Auckland Philharmonia Orchestra
Auckland Town Hall
Auckland Philharmonia Orchestra has always given winter concertgoers some of its most innovative programming.
And it was heartening that American to the Core, the second of the APO's Splendour series, drew a sizeable audience.
Leonard Bernstein's Candide overture was a real sparkler. Music director Eckehard Stier hurled himself into its high-toned frolics, jaunty one moment and elegant the next, with incisive playing from all.
The sheer ambition and courage of Gershwin's 1925 Piano Concerto inevitably thwart the academic censures of those who would see it as a cultural interloper.
Tonight, with the supple stylings of soloist Ragna Schirmer and beautifully nuanced orchestral contributions, the piece was revealed in all its freshness.
Together, the German pianist and conductor gave us the frisson of a perky first movement theme that could have slipped out of a Broadway overture; later on, violins and violas strummed like banjos in a Nocturne-like slow movement, following Brent Grapes' moody trumpet solo.
After interval, complementing the New Zealand premiere of John Corigliano's Symphony no 1, a selection of Aids memorial quilts formed a powerful backdrop behind the orchestra.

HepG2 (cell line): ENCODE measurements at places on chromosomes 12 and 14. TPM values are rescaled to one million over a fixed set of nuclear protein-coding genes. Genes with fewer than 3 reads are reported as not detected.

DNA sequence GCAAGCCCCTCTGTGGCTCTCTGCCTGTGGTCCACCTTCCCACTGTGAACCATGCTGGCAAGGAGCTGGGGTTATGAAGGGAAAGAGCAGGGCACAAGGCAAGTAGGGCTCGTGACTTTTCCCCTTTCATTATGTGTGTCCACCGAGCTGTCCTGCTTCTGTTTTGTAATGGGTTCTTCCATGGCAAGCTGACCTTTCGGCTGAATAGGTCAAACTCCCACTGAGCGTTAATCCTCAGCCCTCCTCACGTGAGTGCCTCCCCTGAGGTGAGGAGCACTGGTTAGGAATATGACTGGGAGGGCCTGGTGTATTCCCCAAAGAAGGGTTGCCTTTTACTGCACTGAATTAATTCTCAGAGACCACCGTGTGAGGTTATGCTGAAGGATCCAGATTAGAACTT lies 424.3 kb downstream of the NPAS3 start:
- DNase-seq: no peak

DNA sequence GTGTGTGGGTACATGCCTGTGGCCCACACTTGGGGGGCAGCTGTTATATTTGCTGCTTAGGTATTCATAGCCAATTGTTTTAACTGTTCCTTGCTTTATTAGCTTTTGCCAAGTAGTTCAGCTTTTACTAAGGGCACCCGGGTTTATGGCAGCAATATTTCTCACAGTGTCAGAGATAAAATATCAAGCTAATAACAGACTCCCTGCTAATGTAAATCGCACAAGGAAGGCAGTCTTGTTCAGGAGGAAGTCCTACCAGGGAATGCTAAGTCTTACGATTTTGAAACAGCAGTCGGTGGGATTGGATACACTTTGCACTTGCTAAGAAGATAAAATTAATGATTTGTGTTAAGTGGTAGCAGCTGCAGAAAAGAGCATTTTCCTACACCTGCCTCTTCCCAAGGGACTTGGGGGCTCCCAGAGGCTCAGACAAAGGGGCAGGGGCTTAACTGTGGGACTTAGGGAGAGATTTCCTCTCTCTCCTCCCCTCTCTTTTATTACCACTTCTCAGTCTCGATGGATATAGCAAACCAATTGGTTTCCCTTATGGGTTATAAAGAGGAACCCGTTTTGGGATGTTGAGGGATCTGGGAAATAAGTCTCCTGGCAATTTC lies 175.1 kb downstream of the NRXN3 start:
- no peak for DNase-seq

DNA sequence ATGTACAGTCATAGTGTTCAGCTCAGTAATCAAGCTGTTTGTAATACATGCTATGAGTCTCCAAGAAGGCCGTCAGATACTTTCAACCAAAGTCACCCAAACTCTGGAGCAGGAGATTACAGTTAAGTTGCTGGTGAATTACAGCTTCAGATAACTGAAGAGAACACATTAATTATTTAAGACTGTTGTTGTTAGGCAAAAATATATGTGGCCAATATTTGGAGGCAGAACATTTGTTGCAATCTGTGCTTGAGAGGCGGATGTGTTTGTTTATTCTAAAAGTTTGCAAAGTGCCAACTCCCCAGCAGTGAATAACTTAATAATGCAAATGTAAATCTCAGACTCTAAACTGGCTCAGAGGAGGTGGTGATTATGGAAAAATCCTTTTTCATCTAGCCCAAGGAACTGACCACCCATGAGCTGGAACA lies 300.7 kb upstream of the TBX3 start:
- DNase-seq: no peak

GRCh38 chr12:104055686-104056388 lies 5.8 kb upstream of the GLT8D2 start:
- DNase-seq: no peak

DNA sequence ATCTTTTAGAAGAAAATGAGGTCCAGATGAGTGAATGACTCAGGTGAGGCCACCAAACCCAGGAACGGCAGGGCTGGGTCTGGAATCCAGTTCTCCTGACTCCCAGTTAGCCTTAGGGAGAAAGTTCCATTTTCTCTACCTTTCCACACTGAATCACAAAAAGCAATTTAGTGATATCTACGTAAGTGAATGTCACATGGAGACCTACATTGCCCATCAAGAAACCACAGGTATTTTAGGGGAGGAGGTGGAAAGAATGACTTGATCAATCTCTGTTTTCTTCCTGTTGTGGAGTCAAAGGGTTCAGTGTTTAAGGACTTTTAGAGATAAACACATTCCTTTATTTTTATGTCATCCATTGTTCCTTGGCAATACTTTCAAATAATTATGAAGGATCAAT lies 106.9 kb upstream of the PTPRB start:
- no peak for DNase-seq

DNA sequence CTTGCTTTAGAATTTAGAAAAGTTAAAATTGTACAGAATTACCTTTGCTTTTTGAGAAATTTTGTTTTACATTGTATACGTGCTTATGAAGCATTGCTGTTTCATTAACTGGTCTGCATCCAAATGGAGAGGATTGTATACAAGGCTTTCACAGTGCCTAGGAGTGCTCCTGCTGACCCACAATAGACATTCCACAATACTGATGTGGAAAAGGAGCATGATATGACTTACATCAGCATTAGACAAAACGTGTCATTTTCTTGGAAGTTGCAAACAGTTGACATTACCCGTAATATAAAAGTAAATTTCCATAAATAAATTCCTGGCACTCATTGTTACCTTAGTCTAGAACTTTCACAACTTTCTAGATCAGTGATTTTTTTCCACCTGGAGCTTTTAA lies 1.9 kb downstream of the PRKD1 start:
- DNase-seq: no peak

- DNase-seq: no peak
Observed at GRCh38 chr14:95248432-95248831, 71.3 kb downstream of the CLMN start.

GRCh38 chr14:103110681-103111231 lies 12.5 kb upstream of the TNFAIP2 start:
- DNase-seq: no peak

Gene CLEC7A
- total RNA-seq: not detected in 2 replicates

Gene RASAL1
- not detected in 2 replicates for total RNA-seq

We are less accustomed than we should be to political and social commentary appearing in the concert hall. Corigliano's Symphony delivers just that, right from the confrontational blast of its opening pages, with clanging anvil, animalistic fanfares and shuddering dissonance.
It was visceral, exciting stuff, conveying a deep anger that, even today, has not lost its justification.
In the second movement, the conductor, an ardent Mahlerian, deftly took the musicians through the wild lurches of a crazed Tarantella, moments of unbridled vulgarity catching the unpredictable tragedy of dementia.
Corigliano does not shout at us for 40 minutes. Reflective moments included an elegiac Albeniz Tango, wistfully played by pianist Sarah Watkins, threading through the orchestra, stripped of its sensuality.
By the third movement Chaconne, with the cellos of Eliah Sakakushov-von Bismark and David Garner in poignant duet, time might almost have stood still. The hushed beauty of it echoed Czech novelist Milan Kundera's observation that the degree of slowness is indeed directly proportionate to the intensity of memory.